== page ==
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Norway universities criticised for overuse of English

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Norway universities criticised for overuse of English
University of Oslo. Photo: Jon Olav Nesvold / NTB scanpix
10:45 CEST+02:00
The Language Council of Norway (Språkrådet) says it is concerned about the amount of English used in courses at Norwegian universities and colleges.

A number of classes at higher education institutions across the country are taught entirely in English, reports broadcaster NRK.

The council said that using too much English could be damaging both during studies and for life after them.

“We are particularly concerned for new students who find that almost their entire programme is in English. We are not convinced about the learning benefits, as it’s not certain all students are good enough at English,” Ole Våge said to NRK.

“It is a big problem if only English is used in education. The vast majority of people will be working in the Norwegian labour market afterwards,” he continued.

Våge said that classes taught in English were beneficial but should not be prioritised at the expense of Norwegian.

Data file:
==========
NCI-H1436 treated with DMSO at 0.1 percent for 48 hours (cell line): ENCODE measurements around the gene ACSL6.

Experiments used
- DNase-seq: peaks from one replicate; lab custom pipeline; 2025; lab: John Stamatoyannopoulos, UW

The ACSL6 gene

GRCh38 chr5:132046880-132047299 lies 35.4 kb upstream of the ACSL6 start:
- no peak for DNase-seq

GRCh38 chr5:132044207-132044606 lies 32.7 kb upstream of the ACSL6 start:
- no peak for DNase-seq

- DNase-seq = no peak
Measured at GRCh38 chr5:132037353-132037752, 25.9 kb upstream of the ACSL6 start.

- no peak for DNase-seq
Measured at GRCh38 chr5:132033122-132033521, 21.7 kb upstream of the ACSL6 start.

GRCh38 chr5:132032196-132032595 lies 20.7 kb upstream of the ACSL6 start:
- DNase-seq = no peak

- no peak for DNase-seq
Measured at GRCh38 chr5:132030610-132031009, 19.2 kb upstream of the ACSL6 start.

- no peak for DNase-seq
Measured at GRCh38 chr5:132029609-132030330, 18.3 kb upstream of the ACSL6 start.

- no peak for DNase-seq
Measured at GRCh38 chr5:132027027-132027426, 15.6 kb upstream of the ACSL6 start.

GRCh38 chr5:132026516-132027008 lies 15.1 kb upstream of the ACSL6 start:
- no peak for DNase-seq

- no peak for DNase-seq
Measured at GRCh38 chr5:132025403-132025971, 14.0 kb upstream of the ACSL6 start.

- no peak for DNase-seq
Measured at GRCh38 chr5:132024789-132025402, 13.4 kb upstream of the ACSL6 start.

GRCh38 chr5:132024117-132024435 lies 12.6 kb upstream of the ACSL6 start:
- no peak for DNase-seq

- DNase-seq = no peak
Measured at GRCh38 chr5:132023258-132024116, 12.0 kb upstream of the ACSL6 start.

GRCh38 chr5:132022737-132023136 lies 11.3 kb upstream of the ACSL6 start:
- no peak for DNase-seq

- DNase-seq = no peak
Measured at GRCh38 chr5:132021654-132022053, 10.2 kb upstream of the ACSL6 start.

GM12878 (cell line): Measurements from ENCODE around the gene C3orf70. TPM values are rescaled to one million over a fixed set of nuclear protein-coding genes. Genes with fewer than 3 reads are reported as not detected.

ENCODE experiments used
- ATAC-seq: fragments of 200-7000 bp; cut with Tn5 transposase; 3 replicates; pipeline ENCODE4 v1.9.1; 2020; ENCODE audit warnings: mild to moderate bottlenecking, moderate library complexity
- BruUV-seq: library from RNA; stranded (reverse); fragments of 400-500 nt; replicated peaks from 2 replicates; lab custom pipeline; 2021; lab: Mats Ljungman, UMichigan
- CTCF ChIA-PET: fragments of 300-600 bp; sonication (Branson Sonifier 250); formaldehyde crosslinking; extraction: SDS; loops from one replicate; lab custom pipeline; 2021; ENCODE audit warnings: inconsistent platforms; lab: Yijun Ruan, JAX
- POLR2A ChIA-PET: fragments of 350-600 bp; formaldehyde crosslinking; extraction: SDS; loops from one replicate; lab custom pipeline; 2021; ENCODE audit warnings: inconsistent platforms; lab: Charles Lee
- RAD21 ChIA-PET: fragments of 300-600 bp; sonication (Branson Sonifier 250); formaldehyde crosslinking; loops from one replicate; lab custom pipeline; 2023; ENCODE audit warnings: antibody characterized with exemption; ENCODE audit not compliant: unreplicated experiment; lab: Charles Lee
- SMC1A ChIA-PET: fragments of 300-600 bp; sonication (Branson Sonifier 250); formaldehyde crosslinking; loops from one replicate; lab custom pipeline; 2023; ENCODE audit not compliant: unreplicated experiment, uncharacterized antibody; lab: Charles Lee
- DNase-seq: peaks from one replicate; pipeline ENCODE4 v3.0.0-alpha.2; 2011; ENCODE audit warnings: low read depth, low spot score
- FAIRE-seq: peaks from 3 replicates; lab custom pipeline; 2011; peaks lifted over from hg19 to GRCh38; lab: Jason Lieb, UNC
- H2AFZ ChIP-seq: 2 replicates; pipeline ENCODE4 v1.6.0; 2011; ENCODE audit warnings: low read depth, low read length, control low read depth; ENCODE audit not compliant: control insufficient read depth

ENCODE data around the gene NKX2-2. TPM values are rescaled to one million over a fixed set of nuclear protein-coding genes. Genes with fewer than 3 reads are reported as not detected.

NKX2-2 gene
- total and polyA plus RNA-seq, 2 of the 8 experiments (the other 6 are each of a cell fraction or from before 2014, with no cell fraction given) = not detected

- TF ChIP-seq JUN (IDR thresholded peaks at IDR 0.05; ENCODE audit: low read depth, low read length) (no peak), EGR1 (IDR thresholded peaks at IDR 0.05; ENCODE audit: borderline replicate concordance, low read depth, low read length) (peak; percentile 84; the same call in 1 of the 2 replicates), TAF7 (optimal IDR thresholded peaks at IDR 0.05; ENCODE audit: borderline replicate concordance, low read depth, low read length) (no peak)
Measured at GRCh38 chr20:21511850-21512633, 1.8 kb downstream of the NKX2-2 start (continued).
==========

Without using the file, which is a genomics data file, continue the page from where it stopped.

READ ALSO: English school threatens 'future of Norwegian language'

“It is completely natural to use both Norwegian and English. But we have seen that some classes are using solely English reading material,” he said.

Norwegian students themselves are less critical about the amount of English used in studies, according to NRK’s report.

Mats Johansen Beldo of the Norwegian Student Organization said that English was not excessively used at universities and colleges in the Scandinavian country.

“No, we students don’t think it’s a problem. Books in English are good and provide the academic input we need,” he told the broadcaster.

University of Oslo Deputy Rector Gro Bjørnerud Mo said the Norwegian was the primary language of classes at the university, and that the amount of English actually used in classes varies between programmes.

“We monitor closely language policies and the balance between English and other languages in our course catalogue,” she said.

READ ALSO: How Norway’s government is failing Nynorsk

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